Pepsi Portrayal

The world continues to be split over which cola is better, Pepsi? or Coke? While the two brands couldn’t be any different in terms of identity they still occupy the same category and strive for consumer love and acceptance. While Pepsi stakes its claim to the pop-culture, Coke keeps it real with the throwback logo and simplistic brand message. One would be quick to say these brands are polar opposites, however if you think about how their identities are structured you’ll be quick to find that both have pop-culture appeal through different portrayals. Jay-Z said “thirty is the new twenty,” and Coke rolls on with the throwback mentality, keeping it classic, just like the Nike kicks you see hitting the pavement under young individuals and just like the sports jersey’s you see King James and KG in each night. Coke’s choice to maintain the classic appeal has granted them honors into pop-culture like a classic car sitting on 20’s, but the decision to remain traditional still makes it the cola of choice when Grandpa comes in for lunch.

Pepsi approaches the “appeal to pop-culture” through a different technique. They organize the advertising and marketing around trend culture. Back when Brit was flashing her v-card you could she her sippin Pepsi on prime time. Pepsi takes the approach of constant re-branding and staying current. While it is probably a more expensive method of capturing consumers it creates a new segment in a limited product category, offering those non-traditionalists a choice besides the classic.

The investment into staying fresh comes at a costly price. The small fortune spent to constantly face-lift the brand leads to no guarantee of increased sales or brand loyalty. The tools provided through social media allow companies such as Pepsi to listen to consumers and address feedback accordingly, but still the ultimate decision is up to the company. I noticed that Pepsi even went through the process of targeting online influencers to gather feedback and promote the new identity. Unfortunately you can find portrayals such as the one below that have the ability to totally dismantle the logo for everyone:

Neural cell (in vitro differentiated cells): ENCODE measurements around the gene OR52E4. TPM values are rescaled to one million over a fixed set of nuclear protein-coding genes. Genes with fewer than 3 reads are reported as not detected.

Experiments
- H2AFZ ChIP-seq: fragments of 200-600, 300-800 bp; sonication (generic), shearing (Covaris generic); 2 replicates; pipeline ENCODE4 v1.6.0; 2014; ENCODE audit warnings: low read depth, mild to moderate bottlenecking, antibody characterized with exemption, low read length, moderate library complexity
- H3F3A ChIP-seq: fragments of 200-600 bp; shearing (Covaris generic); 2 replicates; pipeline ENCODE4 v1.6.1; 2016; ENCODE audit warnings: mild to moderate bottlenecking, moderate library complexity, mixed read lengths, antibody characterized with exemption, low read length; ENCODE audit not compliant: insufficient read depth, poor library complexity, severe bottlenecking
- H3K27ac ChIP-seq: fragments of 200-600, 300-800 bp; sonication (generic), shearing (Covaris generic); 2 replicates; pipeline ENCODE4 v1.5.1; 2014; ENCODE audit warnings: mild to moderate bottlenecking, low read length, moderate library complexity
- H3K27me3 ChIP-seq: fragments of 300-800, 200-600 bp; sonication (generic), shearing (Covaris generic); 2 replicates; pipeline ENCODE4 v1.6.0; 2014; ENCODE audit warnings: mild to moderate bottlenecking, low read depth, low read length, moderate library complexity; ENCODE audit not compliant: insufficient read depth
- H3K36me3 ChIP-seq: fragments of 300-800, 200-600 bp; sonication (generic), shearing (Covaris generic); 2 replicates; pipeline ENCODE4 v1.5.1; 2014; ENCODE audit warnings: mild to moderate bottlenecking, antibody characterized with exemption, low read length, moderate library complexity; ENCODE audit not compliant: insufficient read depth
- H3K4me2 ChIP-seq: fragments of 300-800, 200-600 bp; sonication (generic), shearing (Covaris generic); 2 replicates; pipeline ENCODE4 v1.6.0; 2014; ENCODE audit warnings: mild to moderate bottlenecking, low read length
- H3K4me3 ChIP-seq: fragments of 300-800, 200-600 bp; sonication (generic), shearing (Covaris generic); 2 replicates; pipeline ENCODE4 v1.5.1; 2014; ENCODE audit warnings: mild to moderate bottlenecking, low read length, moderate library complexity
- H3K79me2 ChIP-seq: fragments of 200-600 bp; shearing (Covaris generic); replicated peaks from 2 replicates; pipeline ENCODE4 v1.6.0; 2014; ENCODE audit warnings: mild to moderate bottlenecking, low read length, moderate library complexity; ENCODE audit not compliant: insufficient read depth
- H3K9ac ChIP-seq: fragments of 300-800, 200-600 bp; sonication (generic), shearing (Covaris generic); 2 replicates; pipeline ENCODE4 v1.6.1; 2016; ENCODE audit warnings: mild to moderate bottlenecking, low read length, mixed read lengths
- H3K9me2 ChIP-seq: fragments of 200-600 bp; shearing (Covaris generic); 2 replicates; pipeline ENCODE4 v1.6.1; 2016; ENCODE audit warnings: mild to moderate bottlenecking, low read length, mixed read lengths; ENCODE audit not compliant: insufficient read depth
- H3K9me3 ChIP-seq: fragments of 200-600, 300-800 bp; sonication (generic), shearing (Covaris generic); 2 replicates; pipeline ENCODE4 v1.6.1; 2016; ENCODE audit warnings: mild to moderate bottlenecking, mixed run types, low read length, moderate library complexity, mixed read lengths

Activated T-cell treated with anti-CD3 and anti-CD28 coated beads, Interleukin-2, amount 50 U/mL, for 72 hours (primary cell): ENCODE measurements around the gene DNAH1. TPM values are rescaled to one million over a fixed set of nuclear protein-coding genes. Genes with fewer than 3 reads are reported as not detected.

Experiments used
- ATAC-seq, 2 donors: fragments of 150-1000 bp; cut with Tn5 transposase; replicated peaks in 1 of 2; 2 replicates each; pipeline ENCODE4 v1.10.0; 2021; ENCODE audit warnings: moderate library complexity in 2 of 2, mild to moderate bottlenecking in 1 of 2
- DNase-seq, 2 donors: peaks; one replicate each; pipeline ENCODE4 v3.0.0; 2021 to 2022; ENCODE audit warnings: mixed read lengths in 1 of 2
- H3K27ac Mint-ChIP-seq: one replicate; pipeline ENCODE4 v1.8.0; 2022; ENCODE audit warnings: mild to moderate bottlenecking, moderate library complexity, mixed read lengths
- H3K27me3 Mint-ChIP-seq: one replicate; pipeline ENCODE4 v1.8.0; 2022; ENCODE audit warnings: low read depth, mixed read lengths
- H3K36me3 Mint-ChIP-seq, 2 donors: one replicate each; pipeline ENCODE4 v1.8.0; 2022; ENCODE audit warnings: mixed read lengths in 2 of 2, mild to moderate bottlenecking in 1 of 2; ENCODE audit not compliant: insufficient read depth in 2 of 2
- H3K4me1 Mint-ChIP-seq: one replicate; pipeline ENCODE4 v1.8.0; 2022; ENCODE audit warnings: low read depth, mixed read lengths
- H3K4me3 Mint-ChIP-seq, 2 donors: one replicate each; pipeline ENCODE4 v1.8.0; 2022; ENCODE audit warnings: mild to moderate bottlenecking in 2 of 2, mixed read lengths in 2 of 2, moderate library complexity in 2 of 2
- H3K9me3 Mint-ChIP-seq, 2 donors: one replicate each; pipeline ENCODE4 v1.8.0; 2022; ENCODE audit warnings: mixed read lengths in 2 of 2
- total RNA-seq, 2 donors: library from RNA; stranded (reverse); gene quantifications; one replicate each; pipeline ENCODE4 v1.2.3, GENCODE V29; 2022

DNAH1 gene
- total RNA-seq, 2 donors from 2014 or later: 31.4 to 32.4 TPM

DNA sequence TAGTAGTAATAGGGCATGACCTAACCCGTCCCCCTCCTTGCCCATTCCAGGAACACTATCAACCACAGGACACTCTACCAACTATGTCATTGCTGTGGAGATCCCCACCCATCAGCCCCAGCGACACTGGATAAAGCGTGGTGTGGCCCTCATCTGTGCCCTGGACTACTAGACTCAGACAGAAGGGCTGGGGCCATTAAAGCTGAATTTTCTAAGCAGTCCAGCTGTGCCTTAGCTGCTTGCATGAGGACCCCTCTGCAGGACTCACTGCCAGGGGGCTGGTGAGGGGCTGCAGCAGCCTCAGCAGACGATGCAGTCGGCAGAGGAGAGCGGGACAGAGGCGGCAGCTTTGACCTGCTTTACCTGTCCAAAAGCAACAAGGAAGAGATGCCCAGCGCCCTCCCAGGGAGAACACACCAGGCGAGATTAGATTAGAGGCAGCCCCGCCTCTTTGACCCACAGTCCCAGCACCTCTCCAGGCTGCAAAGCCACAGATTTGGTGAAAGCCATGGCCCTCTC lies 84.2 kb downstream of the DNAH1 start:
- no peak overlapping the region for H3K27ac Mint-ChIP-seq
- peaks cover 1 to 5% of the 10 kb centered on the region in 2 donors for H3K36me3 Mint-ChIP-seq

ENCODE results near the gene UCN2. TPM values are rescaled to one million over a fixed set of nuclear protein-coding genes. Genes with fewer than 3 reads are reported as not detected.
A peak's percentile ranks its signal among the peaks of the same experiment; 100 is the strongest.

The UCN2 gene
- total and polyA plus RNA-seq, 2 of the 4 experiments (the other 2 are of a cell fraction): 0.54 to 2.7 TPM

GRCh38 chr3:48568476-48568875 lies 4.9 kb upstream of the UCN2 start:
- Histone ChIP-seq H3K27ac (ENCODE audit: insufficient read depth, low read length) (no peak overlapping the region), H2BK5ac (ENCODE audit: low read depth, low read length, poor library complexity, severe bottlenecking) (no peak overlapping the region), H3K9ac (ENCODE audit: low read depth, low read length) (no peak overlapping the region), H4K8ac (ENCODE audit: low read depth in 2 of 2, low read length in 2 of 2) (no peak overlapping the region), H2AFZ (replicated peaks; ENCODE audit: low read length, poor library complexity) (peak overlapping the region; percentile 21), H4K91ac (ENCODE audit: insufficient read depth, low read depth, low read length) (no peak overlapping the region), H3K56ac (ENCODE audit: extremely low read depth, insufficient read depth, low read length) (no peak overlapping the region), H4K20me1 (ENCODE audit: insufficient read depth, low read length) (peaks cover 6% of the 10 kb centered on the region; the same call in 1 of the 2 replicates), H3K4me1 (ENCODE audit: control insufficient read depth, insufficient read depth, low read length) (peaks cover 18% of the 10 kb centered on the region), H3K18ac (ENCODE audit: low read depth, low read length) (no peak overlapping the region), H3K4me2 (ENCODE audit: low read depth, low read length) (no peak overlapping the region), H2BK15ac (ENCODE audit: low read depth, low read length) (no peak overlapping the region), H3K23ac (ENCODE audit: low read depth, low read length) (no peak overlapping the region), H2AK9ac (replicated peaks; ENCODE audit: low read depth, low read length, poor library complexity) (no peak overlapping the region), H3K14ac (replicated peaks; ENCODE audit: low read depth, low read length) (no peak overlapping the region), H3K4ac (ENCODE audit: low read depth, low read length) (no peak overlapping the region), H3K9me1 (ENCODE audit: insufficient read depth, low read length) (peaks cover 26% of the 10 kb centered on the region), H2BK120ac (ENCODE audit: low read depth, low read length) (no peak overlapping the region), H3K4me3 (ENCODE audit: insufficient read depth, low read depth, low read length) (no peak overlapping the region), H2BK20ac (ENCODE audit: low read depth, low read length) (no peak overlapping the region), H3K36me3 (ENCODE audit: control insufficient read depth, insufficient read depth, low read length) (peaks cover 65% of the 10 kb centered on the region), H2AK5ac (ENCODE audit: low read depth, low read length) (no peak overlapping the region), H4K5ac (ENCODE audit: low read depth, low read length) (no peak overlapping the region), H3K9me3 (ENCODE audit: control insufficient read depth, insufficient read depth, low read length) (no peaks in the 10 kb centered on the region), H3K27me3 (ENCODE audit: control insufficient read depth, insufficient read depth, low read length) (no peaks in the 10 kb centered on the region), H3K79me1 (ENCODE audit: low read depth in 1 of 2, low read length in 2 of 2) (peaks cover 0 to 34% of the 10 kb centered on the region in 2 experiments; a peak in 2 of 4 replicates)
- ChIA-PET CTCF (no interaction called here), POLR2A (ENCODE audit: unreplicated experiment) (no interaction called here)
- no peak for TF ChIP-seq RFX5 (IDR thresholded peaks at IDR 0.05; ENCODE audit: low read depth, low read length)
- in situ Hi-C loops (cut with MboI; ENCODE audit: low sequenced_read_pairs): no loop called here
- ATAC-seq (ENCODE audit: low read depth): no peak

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Utilizing the online community certainly has advantages, but also demands a higher quality of product, branding, and consumer relations due to the accessible tools. While this one negative portrayal may seem insignificant it has the capability of spreading like wildfire across the internet and tainting the brand identity of Pepsi. Essentially it should be the taste of the product that people base their opinions on, but in the current age of marketing a significant amount of consumer perception is based on the element of branding and how a company can position and differentiate itself within a category.

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Filed under Branding, Pepsi

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